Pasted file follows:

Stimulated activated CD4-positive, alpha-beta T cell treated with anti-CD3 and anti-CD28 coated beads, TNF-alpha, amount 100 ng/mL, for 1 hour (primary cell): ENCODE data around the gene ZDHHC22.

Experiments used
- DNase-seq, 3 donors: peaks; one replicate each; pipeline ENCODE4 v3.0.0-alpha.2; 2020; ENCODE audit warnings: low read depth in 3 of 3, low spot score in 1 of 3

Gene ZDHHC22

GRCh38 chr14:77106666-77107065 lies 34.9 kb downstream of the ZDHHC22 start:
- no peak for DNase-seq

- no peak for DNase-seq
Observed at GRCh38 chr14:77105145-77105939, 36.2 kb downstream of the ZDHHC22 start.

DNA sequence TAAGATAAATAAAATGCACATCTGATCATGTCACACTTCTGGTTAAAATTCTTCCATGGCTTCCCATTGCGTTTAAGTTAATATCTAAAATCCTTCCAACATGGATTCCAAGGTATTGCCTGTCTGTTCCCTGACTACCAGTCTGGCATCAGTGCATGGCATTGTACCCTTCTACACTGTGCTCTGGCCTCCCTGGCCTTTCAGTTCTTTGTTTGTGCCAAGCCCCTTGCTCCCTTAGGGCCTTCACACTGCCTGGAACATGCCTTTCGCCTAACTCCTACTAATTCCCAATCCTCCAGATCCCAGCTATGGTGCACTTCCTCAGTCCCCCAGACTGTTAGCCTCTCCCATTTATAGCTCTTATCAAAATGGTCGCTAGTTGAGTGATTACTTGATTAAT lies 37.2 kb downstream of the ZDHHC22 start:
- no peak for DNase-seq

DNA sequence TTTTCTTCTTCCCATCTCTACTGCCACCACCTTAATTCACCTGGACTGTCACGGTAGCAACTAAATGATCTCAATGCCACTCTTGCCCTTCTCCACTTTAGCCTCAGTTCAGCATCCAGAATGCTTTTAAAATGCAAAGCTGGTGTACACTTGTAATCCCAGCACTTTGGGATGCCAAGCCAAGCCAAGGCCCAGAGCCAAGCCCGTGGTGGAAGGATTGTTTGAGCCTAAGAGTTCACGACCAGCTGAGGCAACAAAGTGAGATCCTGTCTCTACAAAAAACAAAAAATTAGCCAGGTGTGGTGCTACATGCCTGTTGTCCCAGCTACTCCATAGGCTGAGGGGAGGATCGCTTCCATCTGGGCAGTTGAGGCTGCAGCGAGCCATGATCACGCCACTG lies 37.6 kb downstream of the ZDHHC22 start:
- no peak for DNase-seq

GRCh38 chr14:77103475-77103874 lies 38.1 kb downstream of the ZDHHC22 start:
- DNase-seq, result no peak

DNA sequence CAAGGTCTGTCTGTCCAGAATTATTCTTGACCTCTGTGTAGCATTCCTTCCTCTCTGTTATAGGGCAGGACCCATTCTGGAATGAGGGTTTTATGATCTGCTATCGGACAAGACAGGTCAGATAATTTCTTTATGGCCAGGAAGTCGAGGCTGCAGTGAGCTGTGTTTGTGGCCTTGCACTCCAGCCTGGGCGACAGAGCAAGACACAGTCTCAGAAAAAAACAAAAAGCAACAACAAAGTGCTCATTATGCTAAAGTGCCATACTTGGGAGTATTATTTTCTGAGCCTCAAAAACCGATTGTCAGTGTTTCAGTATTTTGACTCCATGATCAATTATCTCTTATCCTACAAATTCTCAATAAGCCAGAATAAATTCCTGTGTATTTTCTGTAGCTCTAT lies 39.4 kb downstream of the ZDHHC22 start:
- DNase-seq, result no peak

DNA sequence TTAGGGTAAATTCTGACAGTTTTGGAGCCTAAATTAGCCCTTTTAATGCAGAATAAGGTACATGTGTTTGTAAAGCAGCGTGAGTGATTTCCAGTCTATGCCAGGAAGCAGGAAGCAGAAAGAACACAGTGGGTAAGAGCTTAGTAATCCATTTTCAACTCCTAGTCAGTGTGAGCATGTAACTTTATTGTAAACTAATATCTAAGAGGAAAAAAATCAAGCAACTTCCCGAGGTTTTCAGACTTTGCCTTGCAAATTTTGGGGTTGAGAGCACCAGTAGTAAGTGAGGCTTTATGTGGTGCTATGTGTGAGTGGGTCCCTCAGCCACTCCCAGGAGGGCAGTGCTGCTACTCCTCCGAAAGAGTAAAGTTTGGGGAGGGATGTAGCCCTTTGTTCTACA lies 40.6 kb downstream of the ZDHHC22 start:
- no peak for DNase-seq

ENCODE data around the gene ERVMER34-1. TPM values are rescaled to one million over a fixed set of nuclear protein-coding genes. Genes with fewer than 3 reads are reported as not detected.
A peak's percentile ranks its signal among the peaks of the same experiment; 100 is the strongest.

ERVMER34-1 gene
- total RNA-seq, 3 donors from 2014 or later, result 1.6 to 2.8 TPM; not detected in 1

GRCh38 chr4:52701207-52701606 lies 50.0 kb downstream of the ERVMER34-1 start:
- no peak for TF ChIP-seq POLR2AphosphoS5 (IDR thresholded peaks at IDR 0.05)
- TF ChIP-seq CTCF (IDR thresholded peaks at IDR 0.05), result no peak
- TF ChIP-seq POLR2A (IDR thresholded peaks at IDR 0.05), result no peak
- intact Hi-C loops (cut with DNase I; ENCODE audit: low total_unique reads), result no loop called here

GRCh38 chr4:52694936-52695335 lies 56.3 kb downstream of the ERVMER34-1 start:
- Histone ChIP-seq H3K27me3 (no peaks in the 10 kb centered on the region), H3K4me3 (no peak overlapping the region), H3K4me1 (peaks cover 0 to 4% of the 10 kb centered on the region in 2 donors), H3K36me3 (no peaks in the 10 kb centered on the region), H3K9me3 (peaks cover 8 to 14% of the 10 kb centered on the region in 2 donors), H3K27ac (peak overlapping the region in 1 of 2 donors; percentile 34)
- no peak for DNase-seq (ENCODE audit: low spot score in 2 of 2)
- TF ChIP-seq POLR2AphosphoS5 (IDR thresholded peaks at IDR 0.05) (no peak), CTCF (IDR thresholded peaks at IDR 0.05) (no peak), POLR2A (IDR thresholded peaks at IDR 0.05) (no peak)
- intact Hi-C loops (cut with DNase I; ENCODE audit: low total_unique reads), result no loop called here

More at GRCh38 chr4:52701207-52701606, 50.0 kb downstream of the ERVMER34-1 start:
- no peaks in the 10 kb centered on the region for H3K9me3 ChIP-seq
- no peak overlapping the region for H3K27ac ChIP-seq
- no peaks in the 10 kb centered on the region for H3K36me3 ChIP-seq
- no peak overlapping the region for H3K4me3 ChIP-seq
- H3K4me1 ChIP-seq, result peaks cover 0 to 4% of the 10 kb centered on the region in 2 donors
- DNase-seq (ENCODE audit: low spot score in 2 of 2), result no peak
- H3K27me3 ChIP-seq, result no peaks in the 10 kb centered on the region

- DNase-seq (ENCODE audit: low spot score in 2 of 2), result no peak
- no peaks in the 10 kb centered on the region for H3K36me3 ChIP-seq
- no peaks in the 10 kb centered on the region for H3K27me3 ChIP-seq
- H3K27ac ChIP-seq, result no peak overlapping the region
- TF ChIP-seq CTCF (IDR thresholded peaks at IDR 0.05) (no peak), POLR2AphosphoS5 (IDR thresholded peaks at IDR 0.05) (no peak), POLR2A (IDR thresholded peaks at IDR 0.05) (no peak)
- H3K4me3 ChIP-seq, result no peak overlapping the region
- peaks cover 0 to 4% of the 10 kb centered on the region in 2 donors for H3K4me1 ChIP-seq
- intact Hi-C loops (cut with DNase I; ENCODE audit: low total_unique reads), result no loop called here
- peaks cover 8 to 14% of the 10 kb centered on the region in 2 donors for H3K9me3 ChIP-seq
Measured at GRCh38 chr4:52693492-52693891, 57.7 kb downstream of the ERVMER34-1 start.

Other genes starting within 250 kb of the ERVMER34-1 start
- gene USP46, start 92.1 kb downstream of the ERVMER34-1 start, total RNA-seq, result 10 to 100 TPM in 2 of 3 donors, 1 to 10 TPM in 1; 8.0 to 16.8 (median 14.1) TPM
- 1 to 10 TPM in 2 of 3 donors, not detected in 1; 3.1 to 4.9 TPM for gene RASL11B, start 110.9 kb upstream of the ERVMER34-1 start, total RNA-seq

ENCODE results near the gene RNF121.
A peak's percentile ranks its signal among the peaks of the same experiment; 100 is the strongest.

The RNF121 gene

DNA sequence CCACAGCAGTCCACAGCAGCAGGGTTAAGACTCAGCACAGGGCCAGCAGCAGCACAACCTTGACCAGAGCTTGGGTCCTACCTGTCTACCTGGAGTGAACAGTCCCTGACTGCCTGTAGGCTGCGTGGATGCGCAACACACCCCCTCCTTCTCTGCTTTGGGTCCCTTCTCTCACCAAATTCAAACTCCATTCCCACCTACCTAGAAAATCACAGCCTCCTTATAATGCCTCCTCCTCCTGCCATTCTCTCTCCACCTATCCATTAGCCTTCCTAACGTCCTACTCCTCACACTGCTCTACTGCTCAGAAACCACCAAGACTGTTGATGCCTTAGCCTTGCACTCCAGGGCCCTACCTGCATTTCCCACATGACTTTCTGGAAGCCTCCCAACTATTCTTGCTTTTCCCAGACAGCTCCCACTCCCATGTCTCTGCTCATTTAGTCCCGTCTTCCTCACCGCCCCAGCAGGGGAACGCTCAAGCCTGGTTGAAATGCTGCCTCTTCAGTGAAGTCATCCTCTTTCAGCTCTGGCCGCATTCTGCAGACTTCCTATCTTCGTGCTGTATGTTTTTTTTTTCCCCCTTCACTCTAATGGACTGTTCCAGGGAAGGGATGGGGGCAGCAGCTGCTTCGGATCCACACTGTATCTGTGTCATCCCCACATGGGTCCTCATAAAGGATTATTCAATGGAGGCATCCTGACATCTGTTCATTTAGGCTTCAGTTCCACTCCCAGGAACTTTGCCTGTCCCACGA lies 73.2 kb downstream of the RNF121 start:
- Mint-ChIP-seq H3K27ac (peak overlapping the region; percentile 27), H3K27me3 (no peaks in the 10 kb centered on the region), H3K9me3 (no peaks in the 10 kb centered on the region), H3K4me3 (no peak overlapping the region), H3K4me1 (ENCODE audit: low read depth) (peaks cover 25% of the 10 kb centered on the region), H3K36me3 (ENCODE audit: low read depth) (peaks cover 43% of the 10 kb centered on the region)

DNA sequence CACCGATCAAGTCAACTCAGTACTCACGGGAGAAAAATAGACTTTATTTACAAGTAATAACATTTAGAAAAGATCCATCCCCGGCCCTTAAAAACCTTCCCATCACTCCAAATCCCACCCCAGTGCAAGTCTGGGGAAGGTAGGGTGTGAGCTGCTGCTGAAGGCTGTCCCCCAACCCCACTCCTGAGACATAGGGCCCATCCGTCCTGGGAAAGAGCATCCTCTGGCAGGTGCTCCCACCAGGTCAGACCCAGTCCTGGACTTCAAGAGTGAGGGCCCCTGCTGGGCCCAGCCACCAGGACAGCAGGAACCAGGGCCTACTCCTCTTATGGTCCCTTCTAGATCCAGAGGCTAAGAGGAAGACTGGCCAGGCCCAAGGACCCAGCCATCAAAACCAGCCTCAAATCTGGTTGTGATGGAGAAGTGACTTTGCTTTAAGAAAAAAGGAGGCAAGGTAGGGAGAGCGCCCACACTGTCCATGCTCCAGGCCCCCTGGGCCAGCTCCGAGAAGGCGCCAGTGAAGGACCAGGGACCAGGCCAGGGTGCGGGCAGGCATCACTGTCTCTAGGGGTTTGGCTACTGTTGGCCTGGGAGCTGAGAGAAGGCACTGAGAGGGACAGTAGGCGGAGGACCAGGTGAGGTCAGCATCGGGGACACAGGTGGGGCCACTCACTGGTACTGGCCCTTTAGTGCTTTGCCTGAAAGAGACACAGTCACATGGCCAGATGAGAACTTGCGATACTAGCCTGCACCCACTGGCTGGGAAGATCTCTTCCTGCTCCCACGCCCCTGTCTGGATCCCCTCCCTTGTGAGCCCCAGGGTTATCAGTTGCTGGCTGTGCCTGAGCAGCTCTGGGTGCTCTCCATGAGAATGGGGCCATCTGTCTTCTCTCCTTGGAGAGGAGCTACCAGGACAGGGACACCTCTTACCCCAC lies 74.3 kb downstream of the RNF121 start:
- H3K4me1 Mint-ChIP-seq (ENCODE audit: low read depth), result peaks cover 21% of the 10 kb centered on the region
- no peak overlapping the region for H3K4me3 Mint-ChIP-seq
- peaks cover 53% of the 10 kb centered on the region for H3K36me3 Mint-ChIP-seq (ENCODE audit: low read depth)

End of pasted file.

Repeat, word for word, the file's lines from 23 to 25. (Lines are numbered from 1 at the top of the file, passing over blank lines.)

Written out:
GRCh38 chr4:52701207-52701606 lies 50.0 kb downstream of the ERVMER34-1 start:
- no peak for TF ChIP-seq POLR2AphosphoS5 (IDR thresholded peaks at IDR 0.05)
- TF ChIP-seq CTCF (IDR thresholded peaks at IDR 0.05), result no peak